XSL Content

Machine Translation and Multilingualism

General details of the subject

Face-to-face degree course

Description and contextualization of the subject

In this course the existing machine translation (MT) paradigms will be presented and the student will have the opportunity to practice with real MT systems. In addition, the different possibilities that exist for extracting and using multilingual information from both parallel and monolingual corpus will also be analysed.

Teaching staff

NameInstitutionCategoryDoctorTeaching profileAreaE-mail
ARANBERRI MONASTERIO, NORAUniversity of the Basque CountryProfesorado AgregadoDoctorBilingualTranslation and
IRUSKIETA QUINTIAN, MIKELUniversity of the Basque CountryProfesorado AgregadoDoctorBilingualTeaching of Language and Literature
LABAKA INTXAUSPE, GORKAUniversity of the Basque CountryProfesorado SustitutoDoctorBilingualComputer Languages and
SORALUZE IRURETA, ANDERUniversity of the Basque CountryProfesorado Adjunto (Ayudante Doctor/A)DoctorBilingualComputer Architecture and
MEURERS , WALT DETMARUniversität TübingenDoctor


Capacity to understand and propose improvements to machine translation systems proposed in the bibliography.33.0 %
Capacity to build machine translation systems according to the state of the art at the time.33.0 %
Capacity to analyze and propose real world use-cases for machine translation.34.0 %

Study types

TypeFace-to-face hoursNon face-to-face hoursTotal hours
Applied laboratory-based groups304575

Training activities

NameHoursPercentage of classroom teaching
Computer work practice, laboratory, site visits, field trips, external visits75.040 %
Lectures37.540 %

Assessment systems

NameMinimum weightingMaximum weighting
Continuous assessment through class attendance50.0 % 50.0 %
Works and projects50.0 % 50.0 %

Learning outcomes of the subject

Know the different Machine Translation paradigms proposed.

Understand the Machine Translation related scientific papers: the different techniques and the evaluation.

Learn to train the state of the art Machine Translation systems.

Identify the multilingual information present in the data and how it can be used in the design of multilingual tools.

Identify use cases where Machine Translation can lead an improvement in the results.

Ordinary call: orientations and renunciation

The evaluation will consist of two sections: Tasks (85%) and class attendance and participation (15%).

- Tasks: The students will be evaluated through activities proposed during the module. Part of the class time will be dedicated to carry out such tasks, which can be elaborated outside class time.

- Attendance and participation. It will be necessary to attend 80% of the classes and actively participate in class discussions and activities.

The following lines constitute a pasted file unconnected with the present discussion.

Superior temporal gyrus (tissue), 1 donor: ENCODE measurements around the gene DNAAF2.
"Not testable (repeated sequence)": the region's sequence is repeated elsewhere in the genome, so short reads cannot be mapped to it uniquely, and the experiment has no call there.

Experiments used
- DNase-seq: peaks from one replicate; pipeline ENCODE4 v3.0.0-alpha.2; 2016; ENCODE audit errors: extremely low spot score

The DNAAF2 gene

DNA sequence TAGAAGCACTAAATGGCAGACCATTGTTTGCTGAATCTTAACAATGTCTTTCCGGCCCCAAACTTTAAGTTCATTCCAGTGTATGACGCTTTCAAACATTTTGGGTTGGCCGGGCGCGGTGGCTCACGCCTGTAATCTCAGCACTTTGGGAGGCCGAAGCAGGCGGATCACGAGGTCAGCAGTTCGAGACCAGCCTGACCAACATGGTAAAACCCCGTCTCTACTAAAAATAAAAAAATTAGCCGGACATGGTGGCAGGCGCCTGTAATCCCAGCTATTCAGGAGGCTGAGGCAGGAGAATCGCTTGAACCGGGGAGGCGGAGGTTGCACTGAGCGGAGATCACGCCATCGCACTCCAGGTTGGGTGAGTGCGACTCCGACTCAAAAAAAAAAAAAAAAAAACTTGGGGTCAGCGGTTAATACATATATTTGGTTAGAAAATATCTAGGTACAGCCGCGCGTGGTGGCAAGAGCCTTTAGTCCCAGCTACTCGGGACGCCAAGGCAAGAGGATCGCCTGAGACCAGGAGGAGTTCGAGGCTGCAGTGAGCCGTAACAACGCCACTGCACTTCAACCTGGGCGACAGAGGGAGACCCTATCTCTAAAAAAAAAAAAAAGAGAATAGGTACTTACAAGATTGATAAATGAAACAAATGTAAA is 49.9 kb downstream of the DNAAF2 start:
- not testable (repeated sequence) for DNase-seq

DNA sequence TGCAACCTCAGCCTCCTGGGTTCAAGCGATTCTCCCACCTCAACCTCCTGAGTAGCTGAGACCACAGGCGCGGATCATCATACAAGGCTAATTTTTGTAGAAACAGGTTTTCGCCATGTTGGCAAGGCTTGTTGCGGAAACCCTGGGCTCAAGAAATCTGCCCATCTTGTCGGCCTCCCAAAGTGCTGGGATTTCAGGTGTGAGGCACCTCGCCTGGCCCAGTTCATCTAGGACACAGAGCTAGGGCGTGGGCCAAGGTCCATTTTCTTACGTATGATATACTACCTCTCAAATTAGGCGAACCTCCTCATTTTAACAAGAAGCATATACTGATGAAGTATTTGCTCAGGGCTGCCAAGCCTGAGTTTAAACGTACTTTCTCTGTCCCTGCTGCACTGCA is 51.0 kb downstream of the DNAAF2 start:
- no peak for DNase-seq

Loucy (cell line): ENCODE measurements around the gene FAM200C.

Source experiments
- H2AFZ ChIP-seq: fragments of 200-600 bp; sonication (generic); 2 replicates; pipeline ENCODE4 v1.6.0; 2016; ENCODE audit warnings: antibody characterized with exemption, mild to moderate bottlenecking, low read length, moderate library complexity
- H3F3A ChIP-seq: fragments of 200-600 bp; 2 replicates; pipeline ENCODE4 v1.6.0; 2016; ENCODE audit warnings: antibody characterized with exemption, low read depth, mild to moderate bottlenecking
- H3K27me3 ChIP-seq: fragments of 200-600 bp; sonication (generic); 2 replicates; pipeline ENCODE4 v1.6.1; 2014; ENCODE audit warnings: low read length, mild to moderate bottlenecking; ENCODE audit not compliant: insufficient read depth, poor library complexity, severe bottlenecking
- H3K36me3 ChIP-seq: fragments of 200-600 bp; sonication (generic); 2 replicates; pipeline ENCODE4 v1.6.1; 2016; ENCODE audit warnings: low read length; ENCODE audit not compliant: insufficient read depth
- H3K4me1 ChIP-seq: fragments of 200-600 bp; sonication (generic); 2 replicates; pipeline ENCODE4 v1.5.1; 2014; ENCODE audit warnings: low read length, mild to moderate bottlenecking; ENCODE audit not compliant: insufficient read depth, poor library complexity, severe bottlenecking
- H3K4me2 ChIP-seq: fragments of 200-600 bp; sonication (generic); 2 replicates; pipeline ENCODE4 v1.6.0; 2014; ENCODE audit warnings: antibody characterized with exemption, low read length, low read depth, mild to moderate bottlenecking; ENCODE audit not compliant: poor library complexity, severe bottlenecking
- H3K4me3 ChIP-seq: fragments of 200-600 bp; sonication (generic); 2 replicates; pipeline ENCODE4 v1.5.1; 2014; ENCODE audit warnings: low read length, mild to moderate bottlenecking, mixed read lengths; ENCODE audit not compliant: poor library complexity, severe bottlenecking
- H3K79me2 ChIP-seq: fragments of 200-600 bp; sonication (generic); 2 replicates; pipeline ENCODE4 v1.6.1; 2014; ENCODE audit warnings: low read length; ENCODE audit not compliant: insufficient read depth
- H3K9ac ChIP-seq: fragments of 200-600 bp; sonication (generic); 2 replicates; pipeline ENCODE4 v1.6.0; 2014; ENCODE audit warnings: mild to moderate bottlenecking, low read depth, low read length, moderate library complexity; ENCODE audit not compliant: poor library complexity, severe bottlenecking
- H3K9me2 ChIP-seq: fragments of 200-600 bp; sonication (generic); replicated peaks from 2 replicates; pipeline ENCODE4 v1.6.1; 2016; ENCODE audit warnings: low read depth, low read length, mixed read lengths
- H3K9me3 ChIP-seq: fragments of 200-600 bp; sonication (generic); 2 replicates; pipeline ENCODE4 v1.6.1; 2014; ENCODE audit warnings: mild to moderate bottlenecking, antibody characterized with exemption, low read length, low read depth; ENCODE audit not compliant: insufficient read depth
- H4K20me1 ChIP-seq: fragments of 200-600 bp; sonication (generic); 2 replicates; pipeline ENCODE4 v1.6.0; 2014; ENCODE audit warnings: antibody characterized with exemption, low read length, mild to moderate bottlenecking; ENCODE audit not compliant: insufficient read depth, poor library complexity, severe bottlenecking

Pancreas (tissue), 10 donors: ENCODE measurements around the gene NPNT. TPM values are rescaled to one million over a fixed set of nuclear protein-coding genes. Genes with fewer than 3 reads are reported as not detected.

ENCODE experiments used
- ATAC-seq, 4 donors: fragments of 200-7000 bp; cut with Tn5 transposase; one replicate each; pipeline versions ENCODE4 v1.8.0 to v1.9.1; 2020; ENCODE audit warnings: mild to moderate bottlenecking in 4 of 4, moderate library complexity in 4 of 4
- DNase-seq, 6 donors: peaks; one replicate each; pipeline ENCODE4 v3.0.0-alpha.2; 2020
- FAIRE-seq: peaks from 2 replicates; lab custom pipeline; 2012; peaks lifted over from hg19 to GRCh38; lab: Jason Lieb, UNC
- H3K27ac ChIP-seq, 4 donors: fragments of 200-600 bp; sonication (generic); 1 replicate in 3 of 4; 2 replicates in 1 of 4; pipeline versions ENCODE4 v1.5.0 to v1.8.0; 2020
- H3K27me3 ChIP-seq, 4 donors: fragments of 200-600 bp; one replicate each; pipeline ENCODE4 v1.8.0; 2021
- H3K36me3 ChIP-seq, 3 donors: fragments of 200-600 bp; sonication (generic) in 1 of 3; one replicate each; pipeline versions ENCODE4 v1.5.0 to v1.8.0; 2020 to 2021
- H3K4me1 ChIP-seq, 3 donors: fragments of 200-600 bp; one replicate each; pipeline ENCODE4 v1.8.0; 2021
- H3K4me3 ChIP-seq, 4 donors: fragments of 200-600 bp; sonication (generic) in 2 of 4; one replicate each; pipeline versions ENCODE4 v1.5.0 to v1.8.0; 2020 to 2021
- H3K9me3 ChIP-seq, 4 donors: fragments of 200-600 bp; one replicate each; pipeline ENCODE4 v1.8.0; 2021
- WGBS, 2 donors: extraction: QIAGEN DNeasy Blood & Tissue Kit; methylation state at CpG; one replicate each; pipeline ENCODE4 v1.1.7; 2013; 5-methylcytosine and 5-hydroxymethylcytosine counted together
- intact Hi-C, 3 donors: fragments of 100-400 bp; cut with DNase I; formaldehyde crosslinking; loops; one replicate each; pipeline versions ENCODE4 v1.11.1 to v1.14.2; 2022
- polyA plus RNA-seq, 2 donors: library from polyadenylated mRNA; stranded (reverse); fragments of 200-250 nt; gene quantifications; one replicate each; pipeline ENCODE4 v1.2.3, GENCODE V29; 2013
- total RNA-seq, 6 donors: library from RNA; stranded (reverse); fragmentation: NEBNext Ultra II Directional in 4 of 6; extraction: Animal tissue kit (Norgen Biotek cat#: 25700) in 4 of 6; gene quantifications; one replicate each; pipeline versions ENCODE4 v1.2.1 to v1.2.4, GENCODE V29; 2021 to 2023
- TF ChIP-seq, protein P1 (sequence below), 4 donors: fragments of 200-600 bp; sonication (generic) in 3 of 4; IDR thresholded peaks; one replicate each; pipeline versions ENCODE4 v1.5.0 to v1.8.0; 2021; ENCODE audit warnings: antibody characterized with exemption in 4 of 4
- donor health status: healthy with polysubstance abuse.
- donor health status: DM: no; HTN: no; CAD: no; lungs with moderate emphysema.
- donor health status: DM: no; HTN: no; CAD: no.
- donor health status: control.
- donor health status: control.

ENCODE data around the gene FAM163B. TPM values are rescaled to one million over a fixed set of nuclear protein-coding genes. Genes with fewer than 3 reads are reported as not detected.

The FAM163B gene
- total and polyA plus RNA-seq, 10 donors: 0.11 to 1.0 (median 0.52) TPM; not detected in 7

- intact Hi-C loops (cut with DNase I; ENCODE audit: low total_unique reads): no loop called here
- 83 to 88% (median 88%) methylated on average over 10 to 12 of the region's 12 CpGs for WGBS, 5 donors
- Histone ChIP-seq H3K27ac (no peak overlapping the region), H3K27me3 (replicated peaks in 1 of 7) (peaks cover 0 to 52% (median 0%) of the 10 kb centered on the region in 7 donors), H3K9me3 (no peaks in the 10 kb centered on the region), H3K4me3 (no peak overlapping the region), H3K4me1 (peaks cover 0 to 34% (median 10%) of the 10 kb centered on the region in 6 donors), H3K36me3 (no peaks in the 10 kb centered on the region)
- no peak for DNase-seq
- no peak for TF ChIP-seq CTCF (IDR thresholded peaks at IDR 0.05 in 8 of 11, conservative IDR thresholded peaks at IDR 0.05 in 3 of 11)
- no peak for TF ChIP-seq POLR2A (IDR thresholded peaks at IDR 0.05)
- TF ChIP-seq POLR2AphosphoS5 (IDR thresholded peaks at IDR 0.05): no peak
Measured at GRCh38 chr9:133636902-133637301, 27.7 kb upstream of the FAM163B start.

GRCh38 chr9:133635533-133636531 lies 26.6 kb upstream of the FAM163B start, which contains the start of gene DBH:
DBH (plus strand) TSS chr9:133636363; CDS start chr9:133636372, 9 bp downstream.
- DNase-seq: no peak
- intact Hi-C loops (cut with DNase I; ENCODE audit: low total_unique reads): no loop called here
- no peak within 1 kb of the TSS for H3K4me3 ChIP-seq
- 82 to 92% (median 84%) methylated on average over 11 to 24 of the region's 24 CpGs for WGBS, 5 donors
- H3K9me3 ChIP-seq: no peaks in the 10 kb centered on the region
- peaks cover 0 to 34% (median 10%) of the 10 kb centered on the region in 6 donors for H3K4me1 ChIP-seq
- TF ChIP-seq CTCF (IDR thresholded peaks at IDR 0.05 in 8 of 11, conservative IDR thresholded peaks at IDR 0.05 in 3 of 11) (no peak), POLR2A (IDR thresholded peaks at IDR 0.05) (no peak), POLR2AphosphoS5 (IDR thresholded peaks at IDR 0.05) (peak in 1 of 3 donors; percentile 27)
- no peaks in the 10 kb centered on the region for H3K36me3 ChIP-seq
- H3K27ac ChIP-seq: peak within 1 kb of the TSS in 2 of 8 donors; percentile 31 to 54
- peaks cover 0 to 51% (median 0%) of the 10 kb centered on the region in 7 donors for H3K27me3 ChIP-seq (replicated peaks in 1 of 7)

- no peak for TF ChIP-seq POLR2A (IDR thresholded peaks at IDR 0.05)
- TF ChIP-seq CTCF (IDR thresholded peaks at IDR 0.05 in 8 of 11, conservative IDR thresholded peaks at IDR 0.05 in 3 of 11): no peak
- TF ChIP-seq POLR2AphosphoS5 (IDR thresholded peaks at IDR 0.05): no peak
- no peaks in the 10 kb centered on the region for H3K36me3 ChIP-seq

Extraordinary call: orientations and renunciation

Students will be able to resubmit the tasks assigned during the module, which will be re-assessed to increase the score related to the Tasks section (85%). The score for the attendance and participation section (15%) will be the same as those obtained in the ordinary call.


1.- Introduction

2.- Evaluation of Machine Translation

3.- Machine Translation Methods

4.- Multilingualism


Basic bibliography

Mikel Artetxe, Gorka Labaka, Eneko Agirre. 2018. A robust self-learning method for fully unsupervised cross-lingual mappings of word embeddings. In Proceedings of the 56th Annual Meeting of the Association for Computational Linguistics (Long Papers), pages 789¿798. Melbourne, Australia

Mikel Artetxe, Gorka Labaka, Eneko Agirre. 2019. An Effective Approach to Unsupervised Machine Translation. In Proceedings of the 57th Annual Meeting of the Association for Computational Linguistics, pages 194¿203. Florence, Italy

Dzmitry Bahdanau, Kyunghyun Cho, Yoshua Bengio. Neural Machine Translation by Jointly Learning to Align and Translate. arXiv preprint arXiv:1409.0473

Philipp Koehn. 2010. Statistical Machine Translation. Cambridge University Press

Kishore Papineni, Salim Roukos, Todd Ward, Wei-Jing Zhu. 2002. BLEU: a MethodforAutomaticEvaluationofMachineTranslation. In Proceedings of the 40th Annual Meeting of the Association for Computational Linguistics (ACL), pages 311-318. Philadelphia

Matthew Snover, Bonnie Dorr, Richard Schwartz, Linnea Micciulla, John Makhoul. 2006. A Study of Translation Edit Rate with Targeted Human Annotation. In Proceedings of Association for Machine Translation in the Americas

Ashish Vaswani, Noam Shazeer, Niki Parmar, Jakob Uszkoreit, Llion Jones, Aidan N. Gomez, Lukasz Kaiser, Illia Polosukhin. Attention Is All You Need. Advances in neural information processing systems, 5998-6008.